If you or someone you know is contemplating suicide, call the Maine Crisis Hotline at (888) 568-1112 or the National Suicide Prevention Lifeline at (800) 273-TALK (8255).
Facing criticism from parents, Bangor school officials Wednesday night defended their choice to tell Bangor High School students of a peer’s suicide last month over the school’s intercom — a practice that went against recommendations of mental health professionals.
At a school committee meeting three weeks later, Bangor High School Principal Paul Butler said the school faced a tight timeline for announcing the news of the student’s death the morning of Nov. 20. Reading an announcement over the intercom was the right choice, Butler said, given that news was spreading quickly among students, and the school wanted to stop the spread of misinformation.
“That was the decision I made and I stand by it,” Butler said. “I’m 100 percent confident that we handled that well, that we handled it with compassion and we handled it with as close alignment to those national models that we’ve spoken of as we could get to in that timeline.”
The school-wide announcement went against a key recommendation of mental health professionals with expertise in helping students digest the news of a peer’s suicide — that students find out about a peer’s suicide in person, in small groups, from adults who know them.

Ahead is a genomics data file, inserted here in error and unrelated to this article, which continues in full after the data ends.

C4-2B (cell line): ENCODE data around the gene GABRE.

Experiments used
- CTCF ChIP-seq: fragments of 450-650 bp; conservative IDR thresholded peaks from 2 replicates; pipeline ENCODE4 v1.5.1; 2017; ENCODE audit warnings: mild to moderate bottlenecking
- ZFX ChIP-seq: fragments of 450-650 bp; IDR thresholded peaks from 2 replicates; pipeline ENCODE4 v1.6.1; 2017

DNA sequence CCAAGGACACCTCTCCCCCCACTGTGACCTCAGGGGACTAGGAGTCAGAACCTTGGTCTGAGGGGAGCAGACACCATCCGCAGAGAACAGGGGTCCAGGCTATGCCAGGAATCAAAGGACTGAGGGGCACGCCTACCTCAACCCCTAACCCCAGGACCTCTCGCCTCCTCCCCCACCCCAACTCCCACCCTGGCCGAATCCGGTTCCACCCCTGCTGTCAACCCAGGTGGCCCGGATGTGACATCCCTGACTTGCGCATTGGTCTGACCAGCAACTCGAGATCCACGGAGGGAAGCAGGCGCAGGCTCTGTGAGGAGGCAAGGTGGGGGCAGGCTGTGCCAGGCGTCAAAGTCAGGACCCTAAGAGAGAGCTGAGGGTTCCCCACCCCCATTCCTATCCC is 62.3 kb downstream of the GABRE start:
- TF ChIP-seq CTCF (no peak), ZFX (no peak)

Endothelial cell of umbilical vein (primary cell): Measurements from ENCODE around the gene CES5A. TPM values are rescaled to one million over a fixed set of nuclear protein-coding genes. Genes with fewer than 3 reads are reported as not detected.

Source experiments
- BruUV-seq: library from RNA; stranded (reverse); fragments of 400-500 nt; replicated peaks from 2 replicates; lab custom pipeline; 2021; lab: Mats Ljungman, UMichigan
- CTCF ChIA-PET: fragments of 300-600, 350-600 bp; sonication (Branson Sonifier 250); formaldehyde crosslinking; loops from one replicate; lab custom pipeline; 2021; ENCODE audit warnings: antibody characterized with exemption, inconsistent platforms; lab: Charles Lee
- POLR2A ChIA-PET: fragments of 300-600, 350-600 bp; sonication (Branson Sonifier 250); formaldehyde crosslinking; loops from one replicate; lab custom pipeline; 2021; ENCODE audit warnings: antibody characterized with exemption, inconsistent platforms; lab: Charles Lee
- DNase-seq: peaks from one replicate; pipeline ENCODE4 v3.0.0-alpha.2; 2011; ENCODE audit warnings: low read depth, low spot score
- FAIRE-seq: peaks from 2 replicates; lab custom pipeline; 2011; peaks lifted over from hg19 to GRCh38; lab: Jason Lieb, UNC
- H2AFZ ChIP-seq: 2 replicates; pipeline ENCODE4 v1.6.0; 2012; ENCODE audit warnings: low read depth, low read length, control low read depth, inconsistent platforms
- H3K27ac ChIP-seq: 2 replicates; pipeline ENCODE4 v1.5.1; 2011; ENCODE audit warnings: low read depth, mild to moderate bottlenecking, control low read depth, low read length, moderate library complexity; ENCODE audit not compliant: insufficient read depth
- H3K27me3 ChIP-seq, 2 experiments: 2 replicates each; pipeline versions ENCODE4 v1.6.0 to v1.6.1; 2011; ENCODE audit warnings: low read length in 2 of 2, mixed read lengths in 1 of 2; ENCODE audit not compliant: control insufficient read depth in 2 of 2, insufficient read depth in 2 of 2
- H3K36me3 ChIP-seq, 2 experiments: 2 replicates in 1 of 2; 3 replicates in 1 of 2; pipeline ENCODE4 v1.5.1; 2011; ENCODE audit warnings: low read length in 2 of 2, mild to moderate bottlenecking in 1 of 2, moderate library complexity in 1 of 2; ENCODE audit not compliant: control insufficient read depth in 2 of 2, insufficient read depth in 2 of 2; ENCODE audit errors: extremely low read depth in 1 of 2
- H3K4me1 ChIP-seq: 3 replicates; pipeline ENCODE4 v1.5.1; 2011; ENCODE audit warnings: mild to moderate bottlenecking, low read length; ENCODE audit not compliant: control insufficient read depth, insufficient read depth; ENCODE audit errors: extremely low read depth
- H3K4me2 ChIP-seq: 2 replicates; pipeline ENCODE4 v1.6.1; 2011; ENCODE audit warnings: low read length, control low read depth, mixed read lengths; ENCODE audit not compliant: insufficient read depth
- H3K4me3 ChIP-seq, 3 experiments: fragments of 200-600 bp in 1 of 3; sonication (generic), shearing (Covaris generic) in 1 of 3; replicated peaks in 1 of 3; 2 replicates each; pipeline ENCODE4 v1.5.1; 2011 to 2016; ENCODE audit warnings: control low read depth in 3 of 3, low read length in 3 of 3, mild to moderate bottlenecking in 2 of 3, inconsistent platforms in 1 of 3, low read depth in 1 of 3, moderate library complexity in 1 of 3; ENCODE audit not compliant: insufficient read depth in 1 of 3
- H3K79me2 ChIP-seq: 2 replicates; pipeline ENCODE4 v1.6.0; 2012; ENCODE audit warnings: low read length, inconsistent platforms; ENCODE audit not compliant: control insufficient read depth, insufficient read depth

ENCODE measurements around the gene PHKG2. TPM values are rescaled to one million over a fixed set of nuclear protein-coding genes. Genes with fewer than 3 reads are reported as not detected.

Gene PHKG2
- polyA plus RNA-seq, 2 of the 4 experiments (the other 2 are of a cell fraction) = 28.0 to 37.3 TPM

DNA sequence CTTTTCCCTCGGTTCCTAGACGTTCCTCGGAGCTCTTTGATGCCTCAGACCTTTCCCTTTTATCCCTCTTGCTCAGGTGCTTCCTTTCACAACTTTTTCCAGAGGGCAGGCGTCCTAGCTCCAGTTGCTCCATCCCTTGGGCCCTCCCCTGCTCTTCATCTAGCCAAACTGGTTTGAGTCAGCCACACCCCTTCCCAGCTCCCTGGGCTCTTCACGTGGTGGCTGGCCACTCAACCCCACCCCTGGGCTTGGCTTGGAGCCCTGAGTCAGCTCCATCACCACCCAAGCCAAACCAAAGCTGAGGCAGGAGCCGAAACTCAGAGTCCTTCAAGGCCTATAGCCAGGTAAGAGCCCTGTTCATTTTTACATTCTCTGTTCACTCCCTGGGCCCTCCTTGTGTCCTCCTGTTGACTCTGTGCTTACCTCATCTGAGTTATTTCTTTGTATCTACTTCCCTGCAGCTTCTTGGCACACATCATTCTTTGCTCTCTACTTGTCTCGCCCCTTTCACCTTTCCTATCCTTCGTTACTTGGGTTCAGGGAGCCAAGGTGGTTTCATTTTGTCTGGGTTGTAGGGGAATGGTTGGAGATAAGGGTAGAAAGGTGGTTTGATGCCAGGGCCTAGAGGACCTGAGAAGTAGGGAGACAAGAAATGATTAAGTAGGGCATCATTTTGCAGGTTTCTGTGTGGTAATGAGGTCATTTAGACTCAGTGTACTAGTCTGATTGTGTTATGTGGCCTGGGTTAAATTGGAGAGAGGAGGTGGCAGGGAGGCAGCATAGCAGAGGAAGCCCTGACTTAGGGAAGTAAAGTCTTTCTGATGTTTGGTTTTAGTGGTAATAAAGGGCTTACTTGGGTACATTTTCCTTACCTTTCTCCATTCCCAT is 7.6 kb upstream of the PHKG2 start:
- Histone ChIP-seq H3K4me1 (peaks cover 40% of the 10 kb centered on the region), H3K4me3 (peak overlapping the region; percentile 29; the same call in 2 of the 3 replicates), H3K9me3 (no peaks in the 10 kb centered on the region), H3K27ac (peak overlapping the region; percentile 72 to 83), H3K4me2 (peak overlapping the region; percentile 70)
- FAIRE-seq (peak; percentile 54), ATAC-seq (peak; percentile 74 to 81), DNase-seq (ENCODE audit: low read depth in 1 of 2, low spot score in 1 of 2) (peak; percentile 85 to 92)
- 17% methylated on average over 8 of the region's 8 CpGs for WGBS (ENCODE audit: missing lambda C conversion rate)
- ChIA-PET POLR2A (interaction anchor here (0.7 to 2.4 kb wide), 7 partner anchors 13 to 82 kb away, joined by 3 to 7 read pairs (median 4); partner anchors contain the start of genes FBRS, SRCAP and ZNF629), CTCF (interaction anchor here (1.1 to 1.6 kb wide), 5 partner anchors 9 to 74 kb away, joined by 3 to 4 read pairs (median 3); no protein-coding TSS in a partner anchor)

A widely recognized tool kit developed by three national organizations to help schools respond to student suicides has expert recommendations for every component of a school’s response to suicide, designed to help students grieve and reduce the risk of more suicides.
The tool kit, developed by the American Foundation for Suicide Prevention, the Suicide Prevention Resource Center and the Education Development Center, explicitly advises against intercom announcements.
Three parents at Wednesday night’s Bangor School Committee meeting took administrators to task for not adhering to this advice, echoing criticism the city’s school department has already faced from students, other parents and some city officials. In response to a Nov. 29 BDN article that highlighted that criticism, two high school teachers defended the school’s response in a BDN op-ed.
“There are several ways in which the high school’s response to the recent death by suicide violated the state and national guidelines,” said Clare Mundell, a clinical psychologist who has two children at Bangor High School. “I will use the Bangor School Department’s response to the recent death as an example, but this failure in leadership spans many areas and speaks to a systemic failure of leadership.”
In addition to informing students over the intercom, Bangor High School ignored outside offers of help from at least two organizations with mental health expertise, and it did not initially offer parents information on how they could discuss the death with their kids, Mundell noted.
“A very traumatic event took place and was poorly managed,” said parent Marcella Kenny. “I’m compelled to share that I find it quite disheartening that the honesty, integrity and listening to the voices of our community, teachers and students is greatly lacking by the highest level of leadership within the Bangor school system.”